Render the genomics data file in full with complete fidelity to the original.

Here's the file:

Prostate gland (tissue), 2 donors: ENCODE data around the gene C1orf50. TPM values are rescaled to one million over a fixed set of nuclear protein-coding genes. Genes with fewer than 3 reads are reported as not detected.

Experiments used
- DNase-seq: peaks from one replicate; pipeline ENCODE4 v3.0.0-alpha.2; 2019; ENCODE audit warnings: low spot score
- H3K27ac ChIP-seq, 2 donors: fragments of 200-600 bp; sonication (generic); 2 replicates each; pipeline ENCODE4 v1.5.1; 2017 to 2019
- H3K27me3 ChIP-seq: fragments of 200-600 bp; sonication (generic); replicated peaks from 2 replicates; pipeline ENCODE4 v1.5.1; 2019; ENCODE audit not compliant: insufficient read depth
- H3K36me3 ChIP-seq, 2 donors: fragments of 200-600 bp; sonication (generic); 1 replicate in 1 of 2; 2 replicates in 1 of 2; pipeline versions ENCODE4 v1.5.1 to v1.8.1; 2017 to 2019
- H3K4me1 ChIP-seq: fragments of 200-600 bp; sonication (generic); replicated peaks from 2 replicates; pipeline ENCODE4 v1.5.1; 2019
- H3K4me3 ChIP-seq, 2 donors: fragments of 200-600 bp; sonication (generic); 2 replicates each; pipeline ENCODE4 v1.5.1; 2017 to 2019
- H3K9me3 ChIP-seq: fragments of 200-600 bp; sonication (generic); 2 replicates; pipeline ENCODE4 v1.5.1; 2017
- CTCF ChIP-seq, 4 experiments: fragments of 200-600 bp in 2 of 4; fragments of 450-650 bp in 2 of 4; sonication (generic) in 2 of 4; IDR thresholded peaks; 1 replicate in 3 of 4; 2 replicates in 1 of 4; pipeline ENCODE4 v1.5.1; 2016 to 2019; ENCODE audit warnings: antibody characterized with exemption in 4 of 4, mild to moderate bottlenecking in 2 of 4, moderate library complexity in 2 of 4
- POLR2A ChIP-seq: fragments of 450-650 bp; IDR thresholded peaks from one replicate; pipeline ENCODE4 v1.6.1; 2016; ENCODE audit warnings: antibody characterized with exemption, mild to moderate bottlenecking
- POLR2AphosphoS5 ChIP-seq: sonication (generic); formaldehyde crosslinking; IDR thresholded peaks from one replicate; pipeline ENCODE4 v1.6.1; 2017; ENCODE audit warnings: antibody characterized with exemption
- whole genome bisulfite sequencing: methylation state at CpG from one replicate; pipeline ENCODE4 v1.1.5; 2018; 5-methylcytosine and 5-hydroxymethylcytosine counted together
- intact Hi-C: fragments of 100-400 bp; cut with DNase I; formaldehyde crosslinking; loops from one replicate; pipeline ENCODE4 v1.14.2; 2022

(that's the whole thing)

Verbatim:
Prostate gland (tissue), 2 donors: ENCODE data around the gene C1orf50. TPM values are rescaled to one million over a fixed set of nuclear protein-coding genes. Genes with fewer than 3 reads are reported as not detected.

Experiments used
- DNase-seq: peaks from one replicate; pipeline ENCODE4 v3.0.0-alpha.2; 2019; ENCODE audit warnings: low spot score
- H3K27ac ChIP-seq, 2 donors: fragments of 200-600 bp; sonication (generic); 2 replicates each; pipeline ENCODE4 v1.5.1; 2017 to 2019
- H3K27me3 ChIP-seq: fragments of 200-600 bp; sonication (generic); replicated peaks from 2 replicates; pipeline ENCODE4 v1.5.1; 2019; ENCODE audit not compliant: insufficient read depth
- H3K36me3 ChIP-seq, 2 donors: fragments of 200-600 bp; sonication (generic); 1 replicate in 1 of 2; 2 replicates in 1 of 2; pipeline versions ENCODE4 v1.5.1 to v1.8.1; 2017 to 2019
- H3K4me1 ChIP-seq: fragments of 200-600 bp; sonication (generic); replicated peaks from 2 replicates; pipeline ENCODE4 v1.5.1; 2019
- H3K4me3 ChIP-seq, 2 donors: fragments of 200-600 bp; sonication (generic); 2 replicates each; pipeline ENCODE4 v1.5.1; 2017 to 2019
- H3K9me3 ChIP-seq: fragments of 200-600 bp; sonication (generic); 2 replicates; pipeline ENCODE4 v1.5.1; 2017
- CTCF ChIP-seq, 4 experiments: fragments of 200-600 bp in 2 of 4; fragments of 450-650 bp in 2 of 4; sonication (generic) in 2 of 4; IDR thresholded peaks; 1 replicate in 3 of 4; 2 replicates in 1 of 4; pipeline ENCODE4 v1.5.1; 2016 to 2019; ENCODE audit warnings: antibody characterized with exemption in 4 of 4, mild to moderate bottlenecking in 2 of 4, moderate library complexity in 2 of 4
- POLR2A ChIP-seq: fragments of 450-650 bp; IDR thresholded peaks from one replicate; pipeline ENCODE4 v1.6.1; 2016; ENCODE audit warnings: antibody characterized with exemption, mild to moderate bottlenecking
- POLR2AphosphoS5 ChIP-seq: sonication (generic); formaldehyde crosslinking; IDR thresholded peaks from one replicate; pipeline ENCODE4 v1.6.1; 2017; ENCODE audit warnings: antibody characterized with exemption
- whole genome bisulfite sequencing: methylation state at CpG from one replicate; pipeline ENCODE4 v1.1.5; 2018; 5-methylcytosine and 5-hydroxymethylcytosine counted together
- intact Hi-C: fragments of 100-400 bp; cut with DNase I; formaldehyde crosslinking; loops from one replicate; pipeline ENCODE4 v1.14.2; 2022